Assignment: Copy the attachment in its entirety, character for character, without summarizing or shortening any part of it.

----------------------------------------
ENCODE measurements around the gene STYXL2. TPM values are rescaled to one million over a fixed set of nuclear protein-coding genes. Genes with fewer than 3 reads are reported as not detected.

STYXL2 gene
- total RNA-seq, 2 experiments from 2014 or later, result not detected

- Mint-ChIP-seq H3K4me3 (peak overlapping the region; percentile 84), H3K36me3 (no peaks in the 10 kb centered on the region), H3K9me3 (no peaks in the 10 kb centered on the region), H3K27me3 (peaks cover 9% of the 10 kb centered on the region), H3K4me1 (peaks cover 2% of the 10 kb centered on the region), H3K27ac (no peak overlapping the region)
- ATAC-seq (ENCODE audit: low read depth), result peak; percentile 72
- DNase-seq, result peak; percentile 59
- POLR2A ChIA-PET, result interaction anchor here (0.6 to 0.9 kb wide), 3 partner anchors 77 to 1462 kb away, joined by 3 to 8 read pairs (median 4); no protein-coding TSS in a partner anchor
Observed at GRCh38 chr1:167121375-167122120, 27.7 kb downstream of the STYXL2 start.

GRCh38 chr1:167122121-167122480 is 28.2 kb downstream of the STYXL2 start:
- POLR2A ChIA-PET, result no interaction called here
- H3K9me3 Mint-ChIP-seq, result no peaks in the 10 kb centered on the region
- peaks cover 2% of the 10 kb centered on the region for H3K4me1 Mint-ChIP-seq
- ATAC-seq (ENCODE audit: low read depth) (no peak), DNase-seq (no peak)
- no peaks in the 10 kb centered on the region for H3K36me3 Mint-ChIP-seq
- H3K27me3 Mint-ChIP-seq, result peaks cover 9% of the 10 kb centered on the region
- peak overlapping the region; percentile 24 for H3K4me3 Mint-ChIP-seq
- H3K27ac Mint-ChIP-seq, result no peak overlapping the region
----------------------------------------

ENCODE measurements around the gene STYXL2. TPM values are rescaled to one million over a fixed set of nuclear protein-coding genes. Genes with fewer than 3 reads are reported as not detected.

STYXL2 gene
- total RNA-seq, 2 experiments from 2014 or later, result not detected

- Mint-ChIP-seq H3K4me3 (peak overlapping the region; percentile 84), H3K36me3 (no peaks in the 10 kb centered on the region), H3K9me3 (no peaks in the 10 kb centered on the region), H3K27me3 (peaks cover 9% of the 10 kb centered on the region), H3K4me1 (peaks cover 2% of the 10 kb centered on the region), H3K27ac (no peak overlapping the region)
- ATAC-seq (ENCODE audit: low read depth), result peak; percentile 72
- DNase-seq, result peak; percentile 59
- POLR2A ChIA-PET, result interaction anchor here (0.6 to 0.9 kb wide), 3 partner anchors 77 to 1462 kb away, joined by 3 to 8 read pairs (median 4); no protein-coding TSS in a partner anchor
Observed at GRCh38 chr1:167121375-167122120, 27.7 kb downstream of the STYXL2 start.

GRCh38 chr1:167122121-167122480 is 28.2 kb downstream of the STYXL2 start:
- POLR2A ChIA-PET, result no interaction called here
- H3K9me3 Mint-ChIP-seq, result no peaks in the 10 kb centered on the region
- peaks cover 2% of the 10 kb centered on the region for H3K4me1 Mint-ChIP-seq
- ATAC-seq (ENCODE audit: low read depth) (no peak), DNase-seq (no peak)
- no peaks in the 10 kb centered on the region for H3K36me3 Mint-ChIP-seq
- H3K27me3 Mint-ChIP-seq, result peaks cover 9% of the 10 kb centered on the region
- peak overlapping the region; percentile 24 for H3K4me3 Mint-ChIP-seq
- H3K27ac Mint-ChIP-seq, result no peak overlapping the region